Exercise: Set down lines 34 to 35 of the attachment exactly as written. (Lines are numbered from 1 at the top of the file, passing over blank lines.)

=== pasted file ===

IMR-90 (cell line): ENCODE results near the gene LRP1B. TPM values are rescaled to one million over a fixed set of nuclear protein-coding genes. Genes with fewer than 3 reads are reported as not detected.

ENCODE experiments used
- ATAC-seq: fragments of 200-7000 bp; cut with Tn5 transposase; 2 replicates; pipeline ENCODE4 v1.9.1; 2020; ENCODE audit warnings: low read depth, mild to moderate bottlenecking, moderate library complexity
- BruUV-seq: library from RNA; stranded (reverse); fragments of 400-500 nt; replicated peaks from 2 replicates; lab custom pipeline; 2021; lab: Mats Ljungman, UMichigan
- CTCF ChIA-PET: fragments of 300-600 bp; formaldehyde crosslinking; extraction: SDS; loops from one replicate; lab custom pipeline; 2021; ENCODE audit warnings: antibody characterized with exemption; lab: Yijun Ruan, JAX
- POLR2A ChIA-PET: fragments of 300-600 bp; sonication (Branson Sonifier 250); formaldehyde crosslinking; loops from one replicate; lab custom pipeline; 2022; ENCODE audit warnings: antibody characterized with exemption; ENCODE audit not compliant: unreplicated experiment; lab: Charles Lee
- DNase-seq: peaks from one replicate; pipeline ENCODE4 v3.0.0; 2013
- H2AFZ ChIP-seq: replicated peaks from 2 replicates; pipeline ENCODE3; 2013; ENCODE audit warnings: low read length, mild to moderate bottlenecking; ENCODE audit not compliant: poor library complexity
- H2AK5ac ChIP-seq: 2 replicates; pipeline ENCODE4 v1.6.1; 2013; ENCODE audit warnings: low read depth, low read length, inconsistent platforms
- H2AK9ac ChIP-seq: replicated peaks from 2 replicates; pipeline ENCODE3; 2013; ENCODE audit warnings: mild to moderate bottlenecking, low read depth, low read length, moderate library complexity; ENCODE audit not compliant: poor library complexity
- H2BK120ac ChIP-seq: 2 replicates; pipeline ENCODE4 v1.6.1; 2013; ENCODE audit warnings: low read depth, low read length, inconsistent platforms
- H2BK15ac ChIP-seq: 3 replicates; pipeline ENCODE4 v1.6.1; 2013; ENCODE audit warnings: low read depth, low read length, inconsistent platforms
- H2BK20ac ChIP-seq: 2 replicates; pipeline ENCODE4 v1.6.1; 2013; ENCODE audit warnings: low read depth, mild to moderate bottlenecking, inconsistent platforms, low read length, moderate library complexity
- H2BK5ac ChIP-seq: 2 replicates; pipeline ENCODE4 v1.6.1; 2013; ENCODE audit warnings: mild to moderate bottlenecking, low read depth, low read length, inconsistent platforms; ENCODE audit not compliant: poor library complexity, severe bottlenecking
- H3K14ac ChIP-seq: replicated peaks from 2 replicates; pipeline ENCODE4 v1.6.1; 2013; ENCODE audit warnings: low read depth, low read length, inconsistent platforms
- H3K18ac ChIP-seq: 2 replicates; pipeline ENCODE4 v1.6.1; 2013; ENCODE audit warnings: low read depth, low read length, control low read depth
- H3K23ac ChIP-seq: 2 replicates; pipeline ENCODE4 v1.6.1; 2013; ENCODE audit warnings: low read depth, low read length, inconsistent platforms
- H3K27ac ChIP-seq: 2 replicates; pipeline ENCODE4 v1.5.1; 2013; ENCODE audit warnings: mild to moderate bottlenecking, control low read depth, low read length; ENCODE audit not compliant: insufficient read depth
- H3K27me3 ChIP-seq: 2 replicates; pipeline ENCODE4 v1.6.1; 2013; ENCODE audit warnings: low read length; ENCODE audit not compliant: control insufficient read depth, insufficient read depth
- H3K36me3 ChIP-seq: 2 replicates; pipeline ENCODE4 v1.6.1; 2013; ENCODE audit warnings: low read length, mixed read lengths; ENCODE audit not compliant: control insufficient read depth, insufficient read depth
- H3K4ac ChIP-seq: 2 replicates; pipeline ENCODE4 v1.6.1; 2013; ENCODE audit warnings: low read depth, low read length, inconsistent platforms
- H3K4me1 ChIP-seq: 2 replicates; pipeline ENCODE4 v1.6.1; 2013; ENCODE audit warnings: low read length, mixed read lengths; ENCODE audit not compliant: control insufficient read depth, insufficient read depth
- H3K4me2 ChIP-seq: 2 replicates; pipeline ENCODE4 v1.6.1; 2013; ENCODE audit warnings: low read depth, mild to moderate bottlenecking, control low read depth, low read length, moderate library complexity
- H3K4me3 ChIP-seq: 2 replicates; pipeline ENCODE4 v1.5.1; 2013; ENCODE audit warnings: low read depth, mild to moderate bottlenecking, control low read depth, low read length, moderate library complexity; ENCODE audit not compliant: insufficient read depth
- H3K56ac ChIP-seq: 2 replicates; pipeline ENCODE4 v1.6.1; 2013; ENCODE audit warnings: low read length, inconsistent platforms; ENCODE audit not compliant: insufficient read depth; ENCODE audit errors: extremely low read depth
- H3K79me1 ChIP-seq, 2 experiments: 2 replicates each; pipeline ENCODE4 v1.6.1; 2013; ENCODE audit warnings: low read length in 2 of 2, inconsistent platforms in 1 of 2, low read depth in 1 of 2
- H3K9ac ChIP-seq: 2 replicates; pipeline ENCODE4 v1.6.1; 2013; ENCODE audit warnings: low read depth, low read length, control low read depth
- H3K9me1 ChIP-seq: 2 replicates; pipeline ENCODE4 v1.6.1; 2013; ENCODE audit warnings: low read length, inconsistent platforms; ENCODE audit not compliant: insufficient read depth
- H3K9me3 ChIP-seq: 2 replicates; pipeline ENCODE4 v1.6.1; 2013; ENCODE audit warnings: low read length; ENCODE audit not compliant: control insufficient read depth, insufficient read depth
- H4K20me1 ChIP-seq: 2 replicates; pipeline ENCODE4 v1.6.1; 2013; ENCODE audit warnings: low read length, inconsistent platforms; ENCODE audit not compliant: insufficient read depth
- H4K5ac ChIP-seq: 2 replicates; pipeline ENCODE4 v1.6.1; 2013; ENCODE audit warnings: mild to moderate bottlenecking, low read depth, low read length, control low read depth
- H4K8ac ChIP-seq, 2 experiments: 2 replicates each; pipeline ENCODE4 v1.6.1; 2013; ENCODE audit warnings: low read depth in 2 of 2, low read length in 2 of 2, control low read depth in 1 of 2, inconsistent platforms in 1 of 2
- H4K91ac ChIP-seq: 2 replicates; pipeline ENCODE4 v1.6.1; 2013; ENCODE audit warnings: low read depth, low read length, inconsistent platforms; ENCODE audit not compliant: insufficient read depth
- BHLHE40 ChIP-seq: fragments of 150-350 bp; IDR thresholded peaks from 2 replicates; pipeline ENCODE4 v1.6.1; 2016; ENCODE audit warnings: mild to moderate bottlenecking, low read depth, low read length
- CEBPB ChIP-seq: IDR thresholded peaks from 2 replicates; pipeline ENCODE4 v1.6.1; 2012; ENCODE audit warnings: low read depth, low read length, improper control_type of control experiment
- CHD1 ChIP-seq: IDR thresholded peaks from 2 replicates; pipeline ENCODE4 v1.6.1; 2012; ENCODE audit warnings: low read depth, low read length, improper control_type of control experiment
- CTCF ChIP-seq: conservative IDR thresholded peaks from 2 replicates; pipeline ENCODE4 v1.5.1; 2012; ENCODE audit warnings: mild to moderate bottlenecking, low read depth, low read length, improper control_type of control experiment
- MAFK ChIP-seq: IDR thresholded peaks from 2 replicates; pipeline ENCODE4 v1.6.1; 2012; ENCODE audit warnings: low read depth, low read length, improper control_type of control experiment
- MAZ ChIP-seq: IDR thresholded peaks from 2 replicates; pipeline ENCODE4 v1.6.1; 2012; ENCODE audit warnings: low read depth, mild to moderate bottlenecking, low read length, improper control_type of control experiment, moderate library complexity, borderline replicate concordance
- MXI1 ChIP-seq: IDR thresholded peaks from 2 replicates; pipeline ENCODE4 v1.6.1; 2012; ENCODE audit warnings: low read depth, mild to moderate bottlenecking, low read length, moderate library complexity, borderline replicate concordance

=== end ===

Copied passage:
- BHLHE40 ChIP-seq: fragments of 150-350 bp; IDR thresholded peaks from 2 replicates; pipeline ENCODE4 v1.6.1; 2016; ENCODE audit warnings: mild to moderate bottlenecking, low read depth, low read length
- CEBPB ChIP-seq: IDR thresholded peaks from 2 replicates; pipeline ENCODE4 v1.6.1; 2012; ENCODE audit warnings: low read depth, low read length, improper control_type of control experiment